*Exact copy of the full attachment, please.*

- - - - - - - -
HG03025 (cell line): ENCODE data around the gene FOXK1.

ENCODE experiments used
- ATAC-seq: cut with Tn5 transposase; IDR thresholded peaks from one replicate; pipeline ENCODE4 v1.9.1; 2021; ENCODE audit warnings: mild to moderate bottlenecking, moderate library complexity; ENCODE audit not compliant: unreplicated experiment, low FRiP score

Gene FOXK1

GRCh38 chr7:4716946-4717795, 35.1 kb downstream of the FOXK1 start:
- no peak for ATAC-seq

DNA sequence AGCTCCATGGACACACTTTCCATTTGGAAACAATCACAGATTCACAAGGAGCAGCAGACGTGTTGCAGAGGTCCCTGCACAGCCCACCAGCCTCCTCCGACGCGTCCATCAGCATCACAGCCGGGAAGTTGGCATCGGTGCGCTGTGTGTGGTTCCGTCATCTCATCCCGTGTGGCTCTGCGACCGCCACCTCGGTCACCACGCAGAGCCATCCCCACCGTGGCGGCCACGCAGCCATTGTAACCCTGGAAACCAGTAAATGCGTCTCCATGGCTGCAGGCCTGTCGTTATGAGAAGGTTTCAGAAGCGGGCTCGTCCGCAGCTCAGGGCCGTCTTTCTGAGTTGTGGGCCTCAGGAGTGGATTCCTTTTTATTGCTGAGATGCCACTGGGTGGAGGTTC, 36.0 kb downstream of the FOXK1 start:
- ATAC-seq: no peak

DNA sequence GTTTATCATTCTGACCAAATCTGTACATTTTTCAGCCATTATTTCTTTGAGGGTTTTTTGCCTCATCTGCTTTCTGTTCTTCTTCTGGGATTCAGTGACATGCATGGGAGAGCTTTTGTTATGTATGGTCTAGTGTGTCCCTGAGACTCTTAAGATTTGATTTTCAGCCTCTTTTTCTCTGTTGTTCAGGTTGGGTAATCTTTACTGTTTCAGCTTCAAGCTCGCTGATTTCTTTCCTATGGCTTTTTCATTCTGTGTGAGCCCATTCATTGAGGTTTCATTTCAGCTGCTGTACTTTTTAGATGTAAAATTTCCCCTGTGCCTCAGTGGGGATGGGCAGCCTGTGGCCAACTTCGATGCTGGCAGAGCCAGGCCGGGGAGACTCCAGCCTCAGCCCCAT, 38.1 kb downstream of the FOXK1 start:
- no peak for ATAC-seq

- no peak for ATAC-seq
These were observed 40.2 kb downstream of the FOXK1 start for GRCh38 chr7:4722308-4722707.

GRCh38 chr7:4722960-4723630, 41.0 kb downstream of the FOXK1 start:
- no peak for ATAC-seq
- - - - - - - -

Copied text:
HG03025 (cell line): ENCODE data around the gene FOXK1.

ENCODE experiments used
- ATAC-seq: cut with Tn5 transposase; IDR thresholded peaks from one replicate; pipeline ENCODE4 v1.9.1; 2021; ENCODE audit warnings: mild to moderate bottlenecking, moderate library complexity; ENCODE audit not compliant: unreplicated experiment, low FRiP score

Gene FOXK1

GRCh38 chr7:4716946-4717795, 35.1 kb downstream of the FOXK1 start:
- no peak for ATAC-seq

DNA sequence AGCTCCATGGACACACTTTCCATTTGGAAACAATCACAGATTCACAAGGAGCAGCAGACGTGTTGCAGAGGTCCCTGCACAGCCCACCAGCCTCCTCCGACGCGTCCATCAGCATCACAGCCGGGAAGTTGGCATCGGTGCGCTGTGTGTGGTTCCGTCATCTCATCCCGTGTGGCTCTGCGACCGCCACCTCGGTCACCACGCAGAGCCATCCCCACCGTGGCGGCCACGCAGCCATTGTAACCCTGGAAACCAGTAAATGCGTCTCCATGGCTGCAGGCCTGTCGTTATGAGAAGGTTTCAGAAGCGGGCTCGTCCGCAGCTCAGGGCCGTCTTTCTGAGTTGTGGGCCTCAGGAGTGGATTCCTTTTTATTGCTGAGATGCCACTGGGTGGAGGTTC, 36.0 kb downstream of the FOXK1 start:
- ATAC-seq: no peak

DNA sequence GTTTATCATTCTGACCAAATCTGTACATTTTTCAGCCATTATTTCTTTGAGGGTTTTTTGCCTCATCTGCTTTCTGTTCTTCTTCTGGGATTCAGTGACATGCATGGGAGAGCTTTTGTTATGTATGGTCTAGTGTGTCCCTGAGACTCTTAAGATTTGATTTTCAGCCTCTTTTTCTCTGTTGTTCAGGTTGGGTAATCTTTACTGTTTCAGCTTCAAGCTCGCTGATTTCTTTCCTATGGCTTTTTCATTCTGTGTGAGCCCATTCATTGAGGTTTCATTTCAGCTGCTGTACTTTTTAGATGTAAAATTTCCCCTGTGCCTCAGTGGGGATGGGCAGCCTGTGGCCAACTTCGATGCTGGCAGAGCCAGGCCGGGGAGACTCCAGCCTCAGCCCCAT, 38.1 kb downstream of the FOXK1 start:
- no peak for ATAC-seq

- no peak for ATAC-seq
These were observed 40.2 kb downstream of the FOXK1 start for GRCh38 chr7:4722308-4722707.

GRCh38 chr7:4722960-4723630, 41.0 kb downstream of the FOXK1 start:
- no peak for ATAC-seq